BOSTON — In a reliably Democratic state like Massachusetts, Republicans typically see few opportunities for big congressional wins.
This year, the GOP is eyeing the 6th District, where they hope to unseat Democratic Rep. John Tierney, who’s held the seat since 1997. Two years ago, Tierney narrowly beat back a challenge from Republican Richard Tisei, a former state senator who’s running for the U.S. House seat again.
While Tierney has already been going after Tisei at campaign stops, he has a more immediate task – fending off four Democratic primary challengers.
One candidate, former U.S. Marine and Iraq War veteran Seth Moulton, has benefited from a surprisingly strong fundraising effort.
By the end of June, Moulton had reported raising nearly $1.5 million – 99 percent of which came from individual donors and more than 50 percent which came from out-of-state backers.
That compares to the $1.7 million raised by Tierney, 40 percent of which came from PACs. The next closest candidate was immigration attorney Marisa DeFranco, who raised $77,770 in the same time period, virtually all from individual donations.
Moulton said his fundraising is one indication of why he’s the strongest Democrat in the race.
“You create momentum at the end, and that’s exactly what we’re doing,” he said. “We’re seeing it in our numbers. We’re seeing it in our calls. We’re seeing it in the people we meet out in the street.”
Tierney rejects Moulton’s suggestion that he rode on the political coattails of President Barack Obama and U.S. Sen. Elizabeth Warren.
“I’m confident we’re going to win the primary. I’m very confident we’re going to win the general,” Tierney said. “We have the issues on our side.”
In 2012, Tierney’s campaign was dogged by questions about what he knew of an illegal offshore gambling ring involving his wife’s family.
DeFranco, the only woman in the race and a former U.S. Senate candidate, has argued she’s the best candidate to go up against Tisei, calling herself a “known factor.”
“People know that even though I’m a Democrat, I’m independent-minded,” she said. “I’m going to tell them what the truth is instead of what they want to hear.”
Two other candidates, John Gutta and John Patrick Devine, are also on the Sept. 9 Democratic primary ballot.
Moulton’s fundraising has allowed him to begin airing television ads. That helped pressure Tierney to launch his own pre-primary ad highlighting his sponsorship of a bill that would let college graduates refinance existing federal student loans. Warren introduced the same bill in the Senate.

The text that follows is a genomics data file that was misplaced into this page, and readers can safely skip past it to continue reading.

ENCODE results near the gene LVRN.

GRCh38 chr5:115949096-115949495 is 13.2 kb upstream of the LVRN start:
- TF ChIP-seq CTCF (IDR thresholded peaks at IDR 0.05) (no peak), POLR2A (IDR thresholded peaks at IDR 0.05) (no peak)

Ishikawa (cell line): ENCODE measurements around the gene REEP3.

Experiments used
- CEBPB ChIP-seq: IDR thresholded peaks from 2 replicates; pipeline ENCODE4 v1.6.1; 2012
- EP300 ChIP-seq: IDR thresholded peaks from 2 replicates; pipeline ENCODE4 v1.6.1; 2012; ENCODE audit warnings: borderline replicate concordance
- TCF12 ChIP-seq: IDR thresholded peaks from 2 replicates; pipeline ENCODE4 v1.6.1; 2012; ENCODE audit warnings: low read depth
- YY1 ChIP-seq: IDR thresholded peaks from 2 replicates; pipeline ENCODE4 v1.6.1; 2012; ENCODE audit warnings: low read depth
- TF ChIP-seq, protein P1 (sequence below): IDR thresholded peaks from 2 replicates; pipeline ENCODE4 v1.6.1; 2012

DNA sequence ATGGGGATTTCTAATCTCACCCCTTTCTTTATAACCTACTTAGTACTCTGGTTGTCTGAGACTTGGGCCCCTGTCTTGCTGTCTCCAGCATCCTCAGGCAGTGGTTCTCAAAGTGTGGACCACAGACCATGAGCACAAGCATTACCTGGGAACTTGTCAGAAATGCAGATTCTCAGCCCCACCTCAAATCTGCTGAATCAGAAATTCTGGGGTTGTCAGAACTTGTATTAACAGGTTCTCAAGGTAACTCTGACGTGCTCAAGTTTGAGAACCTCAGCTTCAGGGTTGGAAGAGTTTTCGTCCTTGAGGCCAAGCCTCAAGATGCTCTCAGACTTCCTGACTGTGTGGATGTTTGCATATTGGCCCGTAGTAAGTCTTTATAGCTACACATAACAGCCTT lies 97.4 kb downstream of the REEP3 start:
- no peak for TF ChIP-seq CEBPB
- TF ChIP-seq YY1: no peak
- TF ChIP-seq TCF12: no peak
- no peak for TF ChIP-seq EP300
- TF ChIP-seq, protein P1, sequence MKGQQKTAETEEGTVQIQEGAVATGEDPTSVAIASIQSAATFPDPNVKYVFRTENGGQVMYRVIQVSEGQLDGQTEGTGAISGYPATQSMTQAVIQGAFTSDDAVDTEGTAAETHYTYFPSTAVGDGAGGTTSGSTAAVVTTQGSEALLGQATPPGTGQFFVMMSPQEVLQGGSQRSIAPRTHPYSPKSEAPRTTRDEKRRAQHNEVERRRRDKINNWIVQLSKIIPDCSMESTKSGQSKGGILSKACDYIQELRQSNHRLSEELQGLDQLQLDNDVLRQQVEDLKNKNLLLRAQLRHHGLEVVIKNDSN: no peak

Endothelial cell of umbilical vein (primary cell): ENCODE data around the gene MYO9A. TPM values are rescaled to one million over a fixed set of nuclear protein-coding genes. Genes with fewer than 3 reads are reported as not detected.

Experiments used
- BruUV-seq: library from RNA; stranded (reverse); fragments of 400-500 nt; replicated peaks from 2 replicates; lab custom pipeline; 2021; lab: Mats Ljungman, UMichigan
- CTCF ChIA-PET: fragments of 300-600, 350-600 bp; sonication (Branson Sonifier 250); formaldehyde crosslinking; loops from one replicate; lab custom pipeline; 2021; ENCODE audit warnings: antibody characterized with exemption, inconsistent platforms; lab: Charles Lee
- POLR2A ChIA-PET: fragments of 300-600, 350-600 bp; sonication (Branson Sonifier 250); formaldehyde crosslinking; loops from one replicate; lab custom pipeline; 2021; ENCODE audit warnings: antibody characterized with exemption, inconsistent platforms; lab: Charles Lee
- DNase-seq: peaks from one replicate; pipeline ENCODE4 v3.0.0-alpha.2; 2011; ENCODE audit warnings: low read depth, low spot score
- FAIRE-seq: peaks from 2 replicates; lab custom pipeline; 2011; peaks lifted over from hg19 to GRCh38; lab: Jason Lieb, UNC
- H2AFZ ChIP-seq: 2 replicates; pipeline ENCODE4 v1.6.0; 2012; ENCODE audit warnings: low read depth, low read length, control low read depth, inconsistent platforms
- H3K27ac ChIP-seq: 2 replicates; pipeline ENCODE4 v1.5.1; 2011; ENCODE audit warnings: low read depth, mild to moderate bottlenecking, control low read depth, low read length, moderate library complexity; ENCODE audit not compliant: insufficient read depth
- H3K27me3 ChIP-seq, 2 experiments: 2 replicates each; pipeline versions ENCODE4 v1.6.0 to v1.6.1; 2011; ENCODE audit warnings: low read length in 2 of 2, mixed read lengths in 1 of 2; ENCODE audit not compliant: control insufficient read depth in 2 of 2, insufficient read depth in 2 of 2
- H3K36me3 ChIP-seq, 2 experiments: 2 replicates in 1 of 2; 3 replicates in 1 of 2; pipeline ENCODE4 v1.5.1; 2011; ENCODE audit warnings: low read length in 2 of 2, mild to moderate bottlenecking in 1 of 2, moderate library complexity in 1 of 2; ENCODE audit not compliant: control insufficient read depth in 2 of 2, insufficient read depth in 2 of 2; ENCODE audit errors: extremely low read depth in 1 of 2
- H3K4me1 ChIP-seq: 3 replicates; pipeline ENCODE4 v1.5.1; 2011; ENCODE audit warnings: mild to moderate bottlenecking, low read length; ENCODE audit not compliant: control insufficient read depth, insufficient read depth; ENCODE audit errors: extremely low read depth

Moulton’s campaign called the ad “a clear sign that Seth Moulton is surging, and the Tierney campaign is rightfully worried.”
Tierney, in turn, has suggested Moulton is a Republican in all but party registration, saying he has accepted donations from people who have also supported Republicans.
“So they’re getting two bites at the apple,” Tierney said recently.
This year, Tisei was the beneficiary of a $350,000 ad buy from the conservative U.S. Chamber of Commerce. The 30-second ad, which ran on TV and online in May, portrayed Tisei as “an independent voice for Massachusetts.”
There are two other contested congressional primaries in Massachusetts.
In the 5th Congressional District, incumbent Democratic Rep. Katherine Clark is facing Sheldon Schwartz, a doctor from Lexington.
Clark won the seat last year in a special election to replace Edward Markey, who took over the U.S. Senate seat of John Kerry.
Clark, considered the strong primary favorite, had $473,563 left in her campaign account at the end of June compared to $30,094 for Schwartz, who has self-funded his campaign. No Republicans are vying for the seat.
In the state’s 9th Congressional District, four Republicans – Mark Alliegro, John Chapman, Vincent Cogliano and Daniel Shores – are competing for the chance to challenge incumbent Democratic Rep. William Keating, first elected to Congress in 2010.
By the end of June, Keating had $648,903 left in his campaign account – more than three times the combined total of all the other Republican challengers.
Five of the state’s incumbent Democratic representatives – Richard Neal, James McGovern, Joseph Kennedy, Michael Capuano and Stephen Lynch – have no challengers in the primary or general elections.
In the 3rd District, incumbent Democratic Rep. Niki Tsongas is facing Republican Roseann Wofford in November.